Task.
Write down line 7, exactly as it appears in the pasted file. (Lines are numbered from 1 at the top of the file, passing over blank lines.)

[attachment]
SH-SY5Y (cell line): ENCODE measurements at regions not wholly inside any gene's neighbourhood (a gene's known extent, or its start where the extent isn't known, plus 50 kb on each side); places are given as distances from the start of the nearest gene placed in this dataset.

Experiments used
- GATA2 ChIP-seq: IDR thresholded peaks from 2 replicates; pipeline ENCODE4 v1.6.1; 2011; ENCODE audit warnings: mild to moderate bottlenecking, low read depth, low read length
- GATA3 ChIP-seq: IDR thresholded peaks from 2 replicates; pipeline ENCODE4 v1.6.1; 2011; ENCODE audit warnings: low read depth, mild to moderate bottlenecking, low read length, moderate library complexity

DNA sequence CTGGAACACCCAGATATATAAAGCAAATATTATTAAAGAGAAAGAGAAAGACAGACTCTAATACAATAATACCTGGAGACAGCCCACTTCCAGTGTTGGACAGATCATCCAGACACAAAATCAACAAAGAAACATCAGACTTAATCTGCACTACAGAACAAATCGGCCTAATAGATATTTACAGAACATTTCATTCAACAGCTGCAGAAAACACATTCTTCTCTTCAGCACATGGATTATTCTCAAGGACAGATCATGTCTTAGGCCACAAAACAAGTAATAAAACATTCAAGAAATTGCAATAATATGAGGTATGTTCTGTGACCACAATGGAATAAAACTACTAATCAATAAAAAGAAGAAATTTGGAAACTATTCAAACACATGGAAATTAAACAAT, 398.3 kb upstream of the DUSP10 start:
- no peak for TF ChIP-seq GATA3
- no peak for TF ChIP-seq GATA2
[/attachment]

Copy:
- no peak for TF ChIP-seq GATA2